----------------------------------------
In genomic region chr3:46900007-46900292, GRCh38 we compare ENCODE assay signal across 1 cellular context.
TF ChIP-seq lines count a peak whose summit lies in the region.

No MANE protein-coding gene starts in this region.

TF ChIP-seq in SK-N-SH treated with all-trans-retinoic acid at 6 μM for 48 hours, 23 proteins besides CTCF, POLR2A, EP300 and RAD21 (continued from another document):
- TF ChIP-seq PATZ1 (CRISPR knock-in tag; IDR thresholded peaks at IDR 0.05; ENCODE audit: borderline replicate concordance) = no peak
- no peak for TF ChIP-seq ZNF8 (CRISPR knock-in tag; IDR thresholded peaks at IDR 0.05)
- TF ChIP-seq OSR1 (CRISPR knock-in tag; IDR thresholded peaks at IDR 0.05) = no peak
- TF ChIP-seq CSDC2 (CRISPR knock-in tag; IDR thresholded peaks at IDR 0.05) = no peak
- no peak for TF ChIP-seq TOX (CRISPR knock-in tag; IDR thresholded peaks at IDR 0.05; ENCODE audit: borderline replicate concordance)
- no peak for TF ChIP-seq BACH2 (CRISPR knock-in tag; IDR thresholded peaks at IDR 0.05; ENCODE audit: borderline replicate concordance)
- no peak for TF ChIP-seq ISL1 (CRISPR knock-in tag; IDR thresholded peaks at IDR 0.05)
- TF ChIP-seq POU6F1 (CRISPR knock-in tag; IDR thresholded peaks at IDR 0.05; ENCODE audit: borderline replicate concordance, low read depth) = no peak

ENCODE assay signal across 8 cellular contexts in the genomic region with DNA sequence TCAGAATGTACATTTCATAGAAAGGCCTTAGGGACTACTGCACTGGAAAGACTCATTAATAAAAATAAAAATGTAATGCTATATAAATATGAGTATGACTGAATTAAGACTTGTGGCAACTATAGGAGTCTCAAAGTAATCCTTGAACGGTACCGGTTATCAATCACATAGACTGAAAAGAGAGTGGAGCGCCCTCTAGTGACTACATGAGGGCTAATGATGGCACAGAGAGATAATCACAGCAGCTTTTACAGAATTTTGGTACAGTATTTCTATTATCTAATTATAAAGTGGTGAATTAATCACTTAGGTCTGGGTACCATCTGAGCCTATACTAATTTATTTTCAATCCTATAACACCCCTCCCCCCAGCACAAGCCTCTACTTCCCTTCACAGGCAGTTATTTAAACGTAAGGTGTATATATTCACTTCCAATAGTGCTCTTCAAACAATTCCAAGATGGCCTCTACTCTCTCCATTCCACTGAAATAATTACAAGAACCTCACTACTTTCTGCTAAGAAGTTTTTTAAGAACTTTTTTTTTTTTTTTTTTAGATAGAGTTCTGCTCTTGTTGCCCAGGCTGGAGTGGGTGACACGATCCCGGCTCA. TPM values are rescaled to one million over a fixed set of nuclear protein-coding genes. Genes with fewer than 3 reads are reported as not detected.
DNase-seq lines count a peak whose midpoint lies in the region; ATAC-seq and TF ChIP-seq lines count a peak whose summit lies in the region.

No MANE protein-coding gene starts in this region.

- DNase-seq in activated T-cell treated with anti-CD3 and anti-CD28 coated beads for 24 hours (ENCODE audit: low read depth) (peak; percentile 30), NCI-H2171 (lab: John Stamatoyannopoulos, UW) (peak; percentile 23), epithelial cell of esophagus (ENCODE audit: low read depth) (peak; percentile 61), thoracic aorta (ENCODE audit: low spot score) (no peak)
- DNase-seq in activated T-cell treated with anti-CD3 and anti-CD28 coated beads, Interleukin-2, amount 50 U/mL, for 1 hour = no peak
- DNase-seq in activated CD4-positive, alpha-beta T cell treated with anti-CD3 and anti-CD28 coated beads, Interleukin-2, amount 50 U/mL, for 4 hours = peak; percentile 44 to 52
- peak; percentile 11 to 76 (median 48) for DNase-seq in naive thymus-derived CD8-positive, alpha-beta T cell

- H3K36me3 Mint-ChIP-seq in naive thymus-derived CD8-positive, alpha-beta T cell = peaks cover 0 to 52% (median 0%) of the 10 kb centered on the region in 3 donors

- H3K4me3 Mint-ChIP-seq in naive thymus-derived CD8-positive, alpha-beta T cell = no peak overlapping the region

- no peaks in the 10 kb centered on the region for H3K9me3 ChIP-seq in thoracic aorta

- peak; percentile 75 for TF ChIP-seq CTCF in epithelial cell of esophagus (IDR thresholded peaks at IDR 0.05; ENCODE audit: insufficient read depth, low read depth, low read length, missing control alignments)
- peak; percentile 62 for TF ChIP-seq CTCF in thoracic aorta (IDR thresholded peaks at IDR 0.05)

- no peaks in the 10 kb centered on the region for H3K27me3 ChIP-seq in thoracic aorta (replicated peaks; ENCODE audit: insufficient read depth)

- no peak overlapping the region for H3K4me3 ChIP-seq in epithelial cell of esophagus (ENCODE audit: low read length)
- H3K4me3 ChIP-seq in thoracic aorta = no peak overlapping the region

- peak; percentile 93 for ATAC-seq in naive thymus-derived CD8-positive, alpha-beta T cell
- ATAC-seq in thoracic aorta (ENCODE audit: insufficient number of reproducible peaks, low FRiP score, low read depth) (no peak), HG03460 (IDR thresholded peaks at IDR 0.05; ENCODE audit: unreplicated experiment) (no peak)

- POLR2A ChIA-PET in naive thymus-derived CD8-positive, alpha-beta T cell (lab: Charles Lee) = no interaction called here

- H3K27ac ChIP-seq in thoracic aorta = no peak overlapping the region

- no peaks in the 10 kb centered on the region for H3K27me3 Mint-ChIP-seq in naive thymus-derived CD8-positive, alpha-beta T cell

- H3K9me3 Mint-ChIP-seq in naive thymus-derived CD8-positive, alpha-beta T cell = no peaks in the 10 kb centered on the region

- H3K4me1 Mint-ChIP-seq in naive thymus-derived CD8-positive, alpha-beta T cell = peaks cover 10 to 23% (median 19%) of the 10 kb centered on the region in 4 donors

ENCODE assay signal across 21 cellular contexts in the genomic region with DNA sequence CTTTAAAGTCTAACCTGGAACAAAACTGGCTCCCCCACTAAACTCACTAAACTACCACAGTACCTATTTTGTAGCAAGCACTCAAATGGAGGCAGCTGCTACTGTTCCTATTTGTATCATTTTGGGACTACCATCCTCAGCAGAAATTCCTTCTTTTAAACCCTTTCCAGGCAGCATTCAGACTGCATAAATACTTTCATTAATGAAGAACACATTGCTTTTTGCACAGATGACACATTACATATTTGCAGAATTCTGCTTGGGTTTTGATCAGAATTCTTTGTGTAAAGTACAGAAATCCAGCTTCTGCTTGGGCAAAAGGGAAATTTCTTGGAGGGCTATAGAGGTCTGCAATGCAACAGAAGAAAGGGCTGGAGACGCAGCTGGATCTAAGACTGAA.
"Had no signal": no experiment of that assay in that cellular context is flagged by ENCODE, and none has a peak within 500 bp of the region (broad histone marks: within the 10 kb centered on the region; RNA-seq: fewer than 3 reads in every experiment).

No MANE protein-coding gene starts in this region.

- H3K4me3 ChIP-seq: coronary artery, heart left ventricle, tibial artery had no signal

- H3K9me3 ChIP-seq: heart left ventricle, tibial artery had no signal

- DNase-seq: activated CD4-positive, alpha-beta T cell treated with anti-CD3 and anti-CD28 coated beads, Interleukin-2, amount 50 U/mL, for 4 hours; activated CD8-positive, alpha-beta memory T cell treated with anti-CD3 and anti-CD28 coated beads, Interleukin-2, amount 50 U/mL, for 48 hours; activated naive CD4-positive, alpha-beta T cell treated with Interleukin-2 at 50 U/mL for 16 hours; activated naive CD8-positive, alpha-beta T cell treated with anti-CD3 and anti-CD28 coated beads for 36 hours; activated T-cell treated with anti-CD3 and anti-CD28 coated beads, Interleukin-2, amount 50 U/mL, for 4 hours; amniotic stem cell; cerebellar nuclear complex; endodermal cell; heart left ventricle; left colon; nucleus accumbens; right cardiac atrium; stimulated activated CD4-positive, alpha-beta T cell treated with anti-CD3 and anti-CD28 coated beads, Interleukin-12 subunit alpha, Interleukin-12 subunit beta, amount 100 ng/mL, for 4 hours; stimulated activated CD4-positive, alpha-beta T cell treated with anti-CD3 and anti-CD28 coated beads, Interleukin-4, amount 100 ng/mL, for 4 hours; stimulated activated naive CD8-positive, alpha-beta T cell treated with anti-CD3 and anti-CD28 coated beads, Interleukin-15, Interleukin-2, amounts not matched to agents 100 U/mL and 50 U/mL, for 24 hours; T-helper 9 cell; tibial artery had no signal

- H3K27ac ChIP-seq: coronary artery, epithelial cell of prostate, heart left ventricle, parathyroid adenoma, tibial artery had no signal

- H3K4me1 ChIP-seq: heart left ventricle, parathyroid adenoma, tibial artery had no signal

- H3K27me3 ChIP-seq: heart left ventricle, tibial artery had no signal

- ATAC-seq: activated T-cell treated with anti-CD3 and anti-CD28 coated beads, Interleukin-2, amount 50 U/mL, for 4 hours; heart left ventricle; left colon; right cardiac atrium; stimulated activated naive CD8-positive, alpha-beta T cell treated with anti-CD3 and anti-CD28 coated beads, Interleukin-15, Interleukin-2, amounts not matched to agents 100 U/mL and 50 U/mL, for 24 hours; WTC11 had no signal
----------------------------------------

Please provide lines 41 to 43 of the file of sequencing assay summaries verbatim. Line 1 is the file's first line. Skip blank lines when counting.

- H3K27ac ChIP-seq: coronary artery, epithelial cell of prostate, heart left ventricle, parathyroid adenoma, tibial artery had no signal

- H3K4me1 ChIP-seq: heart left ventricle, parathyroid adenoma, tibial artery had no signal

- H3K27me3 ChIP-seq: heart left ventricle, tibial artery had no signal